We live in a world, where, as far as we know, everything is related. We live in a world of change. Individuals, groups, organizations, societies, operate (think-feel, learn, unlearn, adjust, recover, do things, etc.) at different rhythms (patterns of change). Things change at different rates and different frequencies. Actions result in reactions – sometimes, violent reactions. Things tend to continue as they have been functioning, until influenced to change – whether by external or internal forces. Things tend to resist change of their usual rate of change.

Following a premise that “We cannot do anything without doing many other things at the same time”: To institute changes in a particular area or activity in an organization, institution, etc., requires that many other changes have to be made in related areas and activities. In such instances, one has to consider the time involved in effecting changes in these diverse areas – keeping in mind that some areas will be missed.

In terms of “inter-relationships”, large organizations and institutions with many departments may find it takes longer to institute change. One has to consider the change time for each department, and the inter-departmental and organizational difficulties and confusions that could develop due to the differences in change times. One also has to consider the ‘foreign’ (or outside) organizations that might be, or will be, affected by the change and the times involved for their adjustments (which may be hard to estimate).

When we contemplate cultural changes, we have to remind ourselves of different affected aspects such as traditions, values, beliefs, laws, regulations, etc. And we must consider the many diverse areas of activities and interests, those who benefit from, and will resist (sometimes violently) any attempt to change things, and so on. Revolutions, rebellions, riots, civil disobedience, strikes, etc., sometimes result when one group is determined to overcome cultural or societal resistance to change.

In terms of “inertia”, things tend to resist change. In terms of “momentum” things tend to continue along certain ‘direction’ and at certain pace. Inertia and momentum are variables that will affect older and larger organizations, to a greater degree than they are likely to affect newer and smaller organizations. People involved, are likely to resist change initiated by the administration — since they will have to do more work to change their usual and familiar ways of doing things.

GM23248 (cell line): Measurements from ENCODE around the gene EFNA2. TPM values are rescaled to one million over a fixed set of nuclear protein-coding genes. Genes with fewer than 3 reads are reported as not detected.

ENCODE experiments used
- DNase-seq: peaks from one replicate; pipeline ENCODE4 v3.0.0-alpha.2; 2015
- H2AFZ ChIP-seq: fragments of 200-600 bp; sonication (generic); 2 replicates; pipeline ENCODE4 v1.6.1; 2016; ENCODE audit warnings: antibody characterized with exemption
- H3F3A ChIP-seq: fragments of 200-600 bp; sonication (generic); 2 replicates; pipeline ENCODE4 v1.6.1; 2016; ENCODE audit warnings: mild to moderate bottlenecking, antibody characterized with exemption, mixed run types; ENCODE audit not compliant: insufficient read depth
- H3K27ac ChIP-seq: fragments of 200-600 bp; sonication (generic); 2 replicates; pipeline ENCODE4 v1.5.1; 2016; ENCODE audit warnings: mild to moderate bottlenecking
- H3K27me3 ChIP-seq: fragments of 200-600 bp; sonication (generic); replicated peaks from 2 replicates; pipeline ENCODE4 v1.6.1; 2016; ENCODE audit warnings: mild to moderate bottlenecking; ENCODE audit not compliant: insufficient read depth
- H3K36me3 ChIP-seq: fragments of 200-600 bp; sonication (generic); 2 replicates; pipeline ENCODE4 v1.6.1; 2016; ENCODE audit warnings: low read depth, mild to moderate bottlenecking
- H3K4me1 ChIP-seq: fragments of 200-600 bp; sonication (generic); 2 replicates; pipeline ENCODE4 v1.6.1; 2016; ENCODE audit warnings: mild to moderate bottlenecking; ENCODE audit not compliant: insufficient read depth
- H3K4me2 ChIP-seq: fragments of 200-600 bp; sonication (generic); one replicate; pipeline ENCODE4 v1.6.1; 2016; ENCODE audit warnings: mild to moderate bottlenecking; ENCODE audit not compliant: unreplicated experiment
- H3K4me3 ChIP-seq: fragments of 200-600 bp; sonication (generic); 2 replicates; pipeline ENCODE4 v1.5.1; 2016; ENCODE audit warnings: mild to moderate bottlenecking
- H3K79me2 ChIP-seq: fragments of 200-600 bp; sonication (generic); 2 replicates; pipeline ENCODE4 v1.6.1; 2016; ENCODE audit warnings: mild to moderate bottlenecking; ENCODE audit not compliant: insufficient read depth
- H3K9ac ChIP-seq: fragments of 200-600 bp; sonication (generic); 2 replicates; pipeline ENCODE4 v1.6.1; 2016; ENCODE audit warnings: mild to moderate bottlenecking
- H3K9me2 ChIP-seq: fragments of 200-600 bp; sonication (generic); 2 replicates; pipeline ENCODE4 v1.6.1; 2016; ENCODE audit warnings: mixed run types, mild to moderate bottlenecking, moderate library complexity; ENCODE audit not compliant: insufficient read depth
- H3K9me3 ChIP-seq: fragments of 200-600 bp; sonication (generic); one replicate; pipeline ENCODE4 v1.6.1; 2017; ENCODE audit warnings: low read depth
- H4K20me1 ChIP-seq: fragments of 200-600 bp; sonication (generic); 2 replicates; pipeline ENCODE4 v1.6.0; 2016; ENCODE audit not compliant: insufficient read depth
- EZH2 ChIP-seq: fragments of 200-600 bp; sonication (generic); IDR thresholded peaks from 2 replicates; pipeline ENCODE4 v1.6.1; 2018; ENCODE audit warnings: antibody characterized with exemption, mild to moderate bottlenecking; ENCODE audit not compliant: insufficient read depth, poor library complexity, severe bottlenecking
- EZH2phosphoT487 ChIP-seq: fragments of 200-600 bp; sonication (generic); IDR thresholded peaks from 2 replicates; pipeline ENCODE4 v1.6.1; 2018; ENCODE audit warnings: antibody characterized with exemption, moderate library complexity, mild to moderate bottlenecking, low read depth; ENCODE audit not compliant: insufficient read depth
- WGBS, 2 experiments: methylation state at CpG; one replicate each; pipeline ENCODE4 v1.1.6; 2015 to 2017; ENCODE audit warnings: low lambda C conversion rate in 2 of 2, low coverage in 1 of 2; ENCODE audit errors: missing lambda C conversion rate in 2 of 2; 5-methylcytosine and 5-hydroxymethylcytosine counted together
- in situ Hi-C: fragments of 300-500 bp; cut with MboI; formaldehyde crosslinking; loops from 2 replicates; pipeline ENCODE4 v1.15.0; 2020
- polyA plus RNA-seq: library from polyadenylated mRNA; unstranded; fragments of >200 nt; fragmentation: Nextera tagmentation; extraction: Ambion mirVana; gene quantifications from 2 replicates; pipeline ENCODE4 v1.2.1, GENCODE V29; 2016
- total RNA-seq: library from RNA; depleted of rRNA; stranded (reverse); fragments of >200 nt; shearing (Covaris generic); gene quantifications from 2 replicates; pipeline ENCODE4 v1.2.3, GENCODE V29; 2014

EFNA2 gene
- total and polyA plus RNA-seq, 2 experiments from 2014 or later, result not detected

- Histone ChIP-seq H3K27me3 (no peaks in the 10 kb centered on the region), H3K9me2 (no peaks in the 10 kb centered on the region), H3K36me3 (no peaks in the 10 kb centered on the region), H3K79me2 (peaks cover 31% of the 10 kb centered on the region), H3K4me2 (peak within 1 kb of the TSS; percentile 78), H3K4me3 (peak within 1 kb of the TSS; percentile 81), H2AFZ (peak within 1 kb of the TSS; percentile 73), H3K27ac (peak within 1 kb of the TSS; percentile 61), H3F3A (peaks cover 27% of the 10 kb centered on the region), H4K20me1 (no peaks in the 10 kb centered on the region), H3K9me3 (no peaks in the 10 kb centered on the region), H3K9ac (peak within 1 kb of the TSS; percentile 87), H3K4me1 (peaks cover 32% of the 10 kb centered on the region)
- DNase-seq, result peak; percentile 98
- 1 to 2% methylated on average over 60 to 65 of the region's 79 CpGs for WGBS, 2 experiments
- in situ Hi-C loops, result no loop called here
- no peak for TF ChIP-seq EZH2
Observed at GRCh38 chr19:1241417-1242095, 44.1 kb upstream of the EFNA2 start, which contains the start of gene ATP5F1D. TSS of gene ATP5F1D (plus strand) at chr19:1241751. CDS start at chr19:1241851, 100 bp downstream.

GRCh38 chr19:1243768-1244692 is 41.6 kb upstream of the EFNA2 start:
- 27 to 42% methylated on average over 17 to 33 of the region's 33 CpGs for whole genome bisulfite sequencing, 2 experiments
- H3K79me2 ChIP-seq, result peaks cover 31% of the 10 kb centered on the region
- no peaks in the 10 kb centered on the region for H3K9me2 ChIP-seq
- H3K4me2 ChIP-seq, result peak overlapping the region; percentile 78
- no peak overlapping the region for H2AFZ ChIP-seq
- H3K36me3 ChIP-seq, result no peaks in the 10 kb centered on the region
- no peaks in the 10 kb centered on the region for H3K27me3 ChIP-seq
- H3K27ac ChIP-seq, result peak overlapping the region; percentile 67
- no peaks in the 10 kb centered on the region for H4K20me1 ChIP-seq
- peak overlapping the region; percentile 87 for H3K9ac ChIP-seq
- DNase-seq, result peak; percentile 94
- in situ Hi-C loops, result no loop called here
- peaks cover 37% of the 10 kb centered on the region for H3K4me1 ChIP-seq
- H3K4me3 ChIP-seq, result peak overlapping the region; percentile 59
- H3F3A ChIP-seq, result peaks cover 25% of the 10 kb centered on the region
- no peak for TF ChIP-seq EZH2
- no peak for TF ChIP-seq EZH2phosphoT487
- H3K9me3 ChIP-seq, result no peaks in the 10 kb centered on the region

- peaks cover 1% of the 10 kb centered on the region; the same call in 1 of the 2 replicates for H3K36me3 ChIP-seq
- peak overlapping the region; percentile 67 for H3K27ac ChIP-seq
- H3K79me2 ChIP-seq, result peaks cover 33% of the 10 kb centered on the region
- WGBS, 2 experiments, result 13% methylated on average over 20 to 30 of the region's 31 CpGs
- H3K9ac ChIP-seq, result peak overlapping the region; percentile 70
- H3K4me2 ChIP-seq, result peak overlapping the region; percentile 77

External factors that threaten the survival of an organization could pressure organizational change. This might result in speedier change times than internal factors. Change initiated internally is usually more resisted than change ‘forced’ upon an organization from outside. External factors include environmental (weather, earthquakes, tornados, floods, extreme and out of season temperatures, etc.). Then there are foreign and native competition; foreign and native economic changes; changes in regulations and laws, mergers, take-overs, etc.

The kind of organization involved in initiating changes, will make a difference in change times. A “non-profit” organization for instance, might take a longer time to effect a change, than a “for profit” organization where survival of the organization is at stake. Also, some organizations, due to their mission, values, policies, particular operations, connections, etc., will be more or less flexible, more or less resistant to change, than some others.

In terms of general semantics principles of “non-allness” and “general uncertainty”: One cannot know before hand, all the challenges, setbacks, obstacles, etc., that might arise, and which will have to be addressed, when an organizational change is initiated.

When members of an organization recognize for themselves, the importance, the necessity for, and potential benefits of change; and are included in the planning stages, they are more likely to support the changes with minimal coercion, and adapt and adjust to change in less time, than when they feel that change is imposed. When we remember how difficult it was for us (as individuals), to effect a change we wanted for ourselves, and that we consider important for our own welfare and well-being; we might realize how difficult it could be for an organization (or a society), constituted of many individuals, many ‘departments’, many and diverse interests, many traditions, laws, rules, connections, etc., to change, when change is imposed on them.

This does not exhaust the variables to consider when contemplating change times. They are just a few things to keep in mind. Please add to them.